Microsoft has taken a lot of heat from Internet advertising companies about its decision to enable "Do Not Track" as the default for its Internet Explorer 10 web browser in Windows 8 (although it gives users the option to disable it). Microsoft says it wants to give better privacy protection to the users of IE10. Now one of the Internet's biggest web properties says that it will ignore DNT in IE10.
In a post on Yahoo's Policy Blog, the company slammed Microsoft's decision, stating, "In our view, this degrades the experience for the majority of users and makes it hard to deliver on our value proposition to them. It basically means that the DNT signal from IE10 doesn’t express user intent."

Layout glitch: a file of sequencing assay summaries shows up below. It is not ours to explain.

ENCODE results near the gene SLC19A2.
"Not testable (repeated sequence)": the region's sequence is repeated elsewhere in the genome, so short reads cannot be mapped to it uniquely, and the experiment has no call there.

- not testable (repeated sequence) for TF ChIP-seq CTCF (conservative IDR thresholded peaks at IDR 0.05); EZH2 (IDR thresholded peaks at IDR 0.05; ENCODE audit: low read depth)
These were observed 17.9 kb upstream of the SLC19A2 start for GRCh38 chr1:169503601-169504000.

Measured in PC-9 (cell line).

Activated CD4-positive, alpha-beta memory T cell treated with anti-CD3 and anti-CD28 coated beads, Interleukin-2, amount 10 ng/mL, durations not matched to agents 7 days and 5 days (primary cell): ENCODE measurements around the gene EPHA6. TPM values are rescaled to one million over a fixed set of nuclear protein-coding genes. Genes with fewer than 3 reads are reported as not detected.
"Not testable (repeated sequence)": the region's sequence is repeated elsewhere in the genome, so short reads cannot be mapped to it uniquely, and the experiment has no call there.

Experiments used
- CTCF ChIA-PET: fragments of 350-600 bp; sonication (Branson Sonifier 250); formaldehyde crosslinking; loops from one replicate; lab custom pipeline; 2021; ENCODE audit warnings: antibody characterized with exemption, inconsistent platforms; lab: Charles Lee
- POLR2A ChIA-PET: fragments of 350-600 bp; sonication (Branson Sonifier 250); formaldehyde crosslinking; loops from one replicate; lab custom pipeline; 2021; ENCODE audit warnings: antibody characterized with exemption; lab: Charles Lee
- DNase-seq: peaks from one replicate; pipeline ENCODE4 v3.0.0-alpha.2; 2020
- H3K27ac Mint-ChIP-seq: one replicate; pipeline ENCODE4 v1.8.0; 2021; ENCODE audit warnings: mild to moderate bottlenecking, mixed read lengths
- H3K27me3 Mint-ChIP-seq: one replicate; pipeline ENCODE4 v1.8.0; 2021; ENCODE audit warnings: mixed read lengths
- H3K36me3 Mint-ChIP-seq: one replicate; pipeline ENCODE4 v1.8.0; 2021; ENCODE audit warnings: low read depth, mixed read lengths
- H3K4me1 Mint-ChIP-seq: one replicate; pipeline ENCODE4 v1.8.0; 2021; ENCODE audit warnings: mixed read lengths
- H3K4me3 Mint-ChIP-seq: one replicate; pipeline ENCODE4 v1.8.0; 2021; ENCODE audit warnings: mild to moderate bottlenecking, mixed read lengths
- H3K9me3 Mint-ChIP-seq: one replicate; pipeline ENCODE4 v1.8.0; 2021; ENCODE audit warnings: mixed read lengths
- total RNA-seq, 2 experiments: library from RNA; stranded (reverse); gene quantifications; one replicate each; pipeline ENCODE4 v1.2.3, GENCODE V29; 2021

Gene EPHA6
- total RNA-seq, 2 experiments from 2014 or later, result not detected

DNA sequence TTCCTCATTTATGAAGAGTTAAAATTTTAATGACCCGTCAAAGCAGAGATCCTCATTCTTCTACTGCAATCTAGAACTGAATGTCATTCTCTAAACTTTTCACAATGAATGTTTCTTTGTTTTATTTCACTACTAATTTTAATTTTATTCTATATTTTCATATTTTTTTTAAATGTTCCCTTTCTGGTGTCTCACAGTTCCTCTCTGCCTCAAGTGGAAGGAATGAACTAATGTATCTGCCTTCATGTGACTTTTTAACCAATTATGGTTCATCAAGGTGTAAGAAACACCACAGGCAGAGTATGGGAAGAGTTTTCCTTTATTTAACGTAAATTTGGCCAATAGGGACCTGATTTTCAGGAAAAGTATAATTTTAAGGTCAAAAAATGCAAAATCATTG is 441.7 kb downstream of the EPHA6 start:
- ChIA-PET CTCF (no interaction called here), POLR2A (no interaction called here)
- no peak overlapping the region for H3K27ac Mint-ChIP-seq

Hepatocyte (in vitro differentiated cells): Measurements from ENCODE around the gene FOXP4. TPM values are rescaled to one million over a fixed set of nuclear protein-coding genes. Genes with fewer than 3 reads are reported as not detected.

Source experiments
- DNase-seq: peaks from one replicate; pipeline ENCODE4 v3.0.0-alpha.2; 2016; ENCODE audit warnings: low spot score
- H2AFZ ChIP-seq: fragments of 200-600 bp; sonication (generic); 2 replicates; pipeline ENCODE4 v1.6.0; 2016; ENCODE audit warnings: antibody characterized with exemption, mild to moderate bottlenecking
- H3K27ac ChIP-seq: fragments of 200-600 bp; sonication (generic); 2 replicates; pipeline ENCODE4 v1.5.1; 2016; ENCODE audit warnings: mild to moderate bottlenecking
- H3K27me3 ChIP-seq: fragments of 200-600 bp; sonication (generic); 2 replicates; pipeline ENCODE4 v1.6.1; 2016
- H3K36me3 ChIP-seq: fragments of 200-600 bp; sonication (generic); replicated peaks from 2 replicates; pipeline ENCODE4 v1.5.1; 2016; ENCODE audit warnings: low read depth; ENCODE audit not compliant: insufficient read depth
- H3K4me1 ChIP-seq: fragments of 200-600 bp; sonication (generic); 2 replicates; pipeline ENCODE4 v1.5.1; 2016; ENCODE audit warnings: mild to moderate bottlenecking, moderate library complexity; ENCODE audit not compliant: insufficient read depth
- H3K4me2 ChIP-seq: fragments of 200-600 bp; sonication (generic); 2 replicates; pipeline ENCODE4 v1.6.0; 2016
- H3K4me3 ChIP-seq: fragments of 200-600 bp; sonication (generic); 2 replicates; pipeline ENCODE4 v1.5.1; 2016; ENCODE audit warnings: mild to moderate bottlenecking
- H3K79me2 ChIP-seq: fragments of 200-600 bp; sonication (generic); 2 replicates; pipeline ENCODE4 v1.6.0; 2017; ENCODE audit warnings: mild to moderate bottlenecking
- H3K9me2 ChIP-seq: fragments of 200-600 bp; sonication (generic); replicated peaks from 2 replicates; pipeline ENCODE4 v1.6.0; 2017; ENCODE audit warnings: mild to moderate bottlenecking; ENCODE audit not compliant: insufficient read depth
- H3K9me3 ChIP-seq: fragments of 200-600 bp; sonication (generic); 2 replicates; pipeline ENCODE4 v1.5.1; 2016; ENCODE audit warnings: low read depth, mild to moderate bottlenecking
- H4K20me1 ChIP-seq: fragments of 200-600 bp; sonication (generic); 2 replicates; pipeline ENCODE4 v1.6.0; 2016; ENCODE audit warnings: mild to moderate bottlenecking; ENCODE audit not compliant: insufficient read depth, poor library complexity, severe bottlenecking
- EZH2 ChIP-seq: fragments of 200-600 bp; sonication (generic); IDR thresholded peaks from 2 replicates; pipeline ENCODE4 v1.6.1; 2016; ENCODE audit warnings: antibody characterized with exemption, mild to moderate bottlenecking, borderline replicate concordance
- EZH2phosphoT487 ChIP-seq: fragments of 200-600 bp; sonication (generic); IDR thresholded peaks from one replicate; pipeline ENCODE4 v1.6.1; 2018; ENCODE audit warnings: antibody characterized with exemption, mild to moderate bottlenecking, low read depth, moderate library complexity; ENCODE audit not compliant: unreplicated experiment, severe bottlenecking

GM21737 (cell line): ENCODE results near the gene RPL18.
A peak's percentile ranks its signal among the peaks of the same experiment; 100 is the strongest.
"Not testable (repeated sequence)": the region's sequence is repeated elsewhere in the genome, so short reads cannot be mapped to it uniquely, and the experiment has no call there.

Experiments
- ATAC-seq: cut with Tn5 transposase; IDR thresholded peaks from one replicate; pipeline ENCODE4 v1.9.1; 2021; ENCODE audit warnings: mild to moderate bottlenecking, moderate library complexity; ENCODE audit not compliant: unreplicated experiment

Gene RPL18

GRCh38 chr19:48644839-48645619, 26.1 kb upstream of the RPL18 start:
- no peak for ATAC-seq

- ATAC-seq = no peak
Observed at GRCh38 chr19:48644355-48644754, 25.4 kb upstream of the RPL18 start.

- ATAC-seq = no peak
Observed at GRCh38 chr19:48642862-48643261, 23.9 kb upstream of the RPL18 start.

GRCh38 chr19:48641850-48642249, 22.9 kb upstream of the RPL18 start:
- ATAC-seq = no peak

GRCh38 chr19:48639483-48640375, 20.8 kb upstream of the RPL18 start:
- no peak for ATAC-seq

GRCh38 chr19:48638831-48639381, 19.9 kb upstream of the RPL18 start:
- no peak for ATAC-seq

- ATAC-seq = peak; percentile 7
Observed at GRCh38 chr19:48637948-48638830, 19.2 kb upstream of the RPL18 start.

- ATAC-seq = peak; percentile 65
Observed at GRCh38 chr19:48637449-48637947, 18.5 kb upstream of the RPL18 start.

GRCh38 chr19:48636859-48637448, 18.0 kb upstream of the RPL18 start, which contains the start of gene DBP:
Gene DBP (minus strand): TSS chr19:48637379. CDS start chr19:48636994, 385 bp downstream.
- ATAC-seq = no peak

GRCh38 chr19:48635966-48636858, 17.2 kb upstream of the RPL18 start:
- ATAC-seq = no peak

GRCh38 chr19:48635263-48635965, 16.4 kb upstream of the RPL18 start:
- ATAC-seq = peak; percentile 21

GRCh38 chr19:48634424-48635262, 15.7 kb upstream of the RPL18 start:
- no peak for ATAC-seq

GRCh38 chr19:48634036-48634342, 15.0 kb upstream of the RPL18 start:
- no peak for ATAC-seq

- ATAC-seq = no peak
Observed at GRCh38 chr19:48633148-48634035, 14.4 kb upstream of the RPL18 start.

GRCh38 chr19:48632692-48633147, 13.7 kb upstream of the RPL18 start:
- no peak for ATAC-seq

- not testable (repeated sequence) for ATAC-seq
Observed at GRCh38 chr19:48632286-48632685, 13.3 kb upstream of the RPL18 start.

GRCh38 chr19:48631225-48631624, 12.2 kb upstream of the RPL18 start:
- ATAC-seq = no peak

As a result, even if users choose to keep Do Not Track on IE10, visiting a site owned by Yahoo won't make a difference. The company said, "" ... we will not recognize IE10’s default DNT signal on Yahoo! properties at this time."
Much of the debate over Do Not Track in IE10 is that the World Wide Web Consortium has yet to come to an agreement over a DNT standard. Microsoft has said earlier this year that it is "firmly committed" to working with the W3C to set up those standards.